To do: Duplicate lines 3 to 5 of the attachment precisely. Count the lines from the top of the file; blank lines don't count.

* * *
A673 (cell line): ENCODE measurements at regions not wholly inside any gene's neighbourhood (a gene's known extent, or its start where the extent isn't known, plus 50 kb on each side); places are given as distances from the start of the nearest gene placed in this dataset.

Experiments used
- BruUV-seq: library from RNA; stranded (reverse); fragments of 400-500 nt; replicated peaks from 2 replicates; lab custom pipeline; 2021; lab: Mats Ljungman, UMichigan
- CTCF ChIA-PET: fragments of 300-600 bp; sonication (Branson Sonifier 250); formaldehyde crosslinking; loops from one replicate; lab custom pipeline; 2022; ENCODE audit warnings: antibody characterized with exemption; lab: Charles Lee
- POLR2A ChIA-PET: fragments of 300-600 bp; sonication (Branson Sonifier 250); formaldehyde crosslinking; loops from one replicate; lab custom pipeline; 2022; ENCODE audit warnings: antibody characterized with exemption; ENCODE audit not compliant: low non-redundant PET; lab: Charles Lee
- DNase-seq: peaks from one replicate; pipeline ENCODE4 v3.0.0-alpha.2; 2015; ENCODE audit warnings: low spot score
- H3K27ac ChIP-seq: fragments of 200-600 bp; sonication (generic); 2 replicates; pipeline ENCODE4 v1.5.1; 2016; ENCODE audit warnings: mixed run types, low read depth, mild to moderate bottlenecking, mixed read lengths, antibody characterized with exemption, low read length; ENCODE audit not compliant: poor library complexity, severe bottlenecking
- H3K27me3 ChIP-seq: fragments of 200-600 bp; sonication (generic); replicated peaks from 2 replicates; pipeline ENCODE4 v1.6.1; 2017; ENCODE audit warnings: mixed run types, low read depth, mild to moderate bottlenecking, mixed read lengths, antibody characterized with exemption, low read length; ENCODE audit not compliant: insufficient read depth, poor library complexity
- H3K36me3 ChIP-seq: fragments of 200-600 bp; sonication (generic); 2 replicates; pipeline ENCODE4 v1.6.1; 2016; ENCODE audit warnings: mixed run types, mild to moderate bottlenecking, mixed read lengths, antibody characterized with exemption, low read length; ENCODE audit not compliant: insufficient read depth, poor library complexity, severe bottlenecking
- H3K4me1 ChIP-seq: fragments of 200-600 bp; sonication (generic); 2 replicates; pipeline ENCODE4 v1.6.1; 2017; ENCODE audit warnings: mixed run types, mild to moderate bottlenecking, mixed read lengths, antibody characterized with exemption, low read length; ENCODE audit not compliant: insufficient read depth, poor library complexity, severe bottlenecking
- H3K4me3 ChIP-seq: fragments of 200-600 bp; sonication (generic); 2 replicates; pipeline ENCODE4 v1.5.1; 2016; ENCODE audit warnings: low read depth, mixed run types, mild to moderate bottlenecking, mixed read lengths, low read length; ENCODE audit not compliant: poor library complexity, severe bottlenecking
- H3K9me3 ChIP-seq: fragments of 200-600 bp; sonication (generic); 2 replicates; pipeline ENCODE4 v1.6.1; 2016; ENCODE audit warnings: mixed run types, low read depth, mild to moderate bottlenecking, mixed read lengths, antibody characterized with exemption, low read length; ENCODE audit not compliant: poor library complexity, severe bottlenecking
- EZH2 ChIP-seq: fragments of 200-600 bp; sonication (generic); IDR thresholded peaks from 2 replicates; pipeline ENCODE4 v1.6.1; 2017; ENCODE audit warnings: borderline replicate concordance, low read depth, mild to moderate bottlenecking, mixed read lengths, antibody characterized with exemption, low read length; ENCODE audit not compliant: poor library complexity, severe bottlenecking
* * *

- BruUV-seq: library from RNA; stranded (reverse); fragments of 400-500 nt; replicated peaks from 2 replicates; lab custom pipeline; 2021; lab: Mats Ljungman, UMichigan
- CTCF ChIA-PET: fragments of 300-600 bp; sonication (Branson Sonifier 250); formaldehyde crosslinking; loops from one replicate; lab custom pipeline; 2022; ENCODE audit warnings: antibody characterized with exemption; lab: Charles Lee
- POLR2A ChIA-PET: fragments of 300-600 bp; sonication (Branson Sonifier 250); formaldehyde crosslinking; loops from one replicate; lab custom pipeline; 2022; ENCODE audit warnings: antibody characterized with exemption; ENCODE audit not compliant: low non-redundant PET; lab: Charles Lee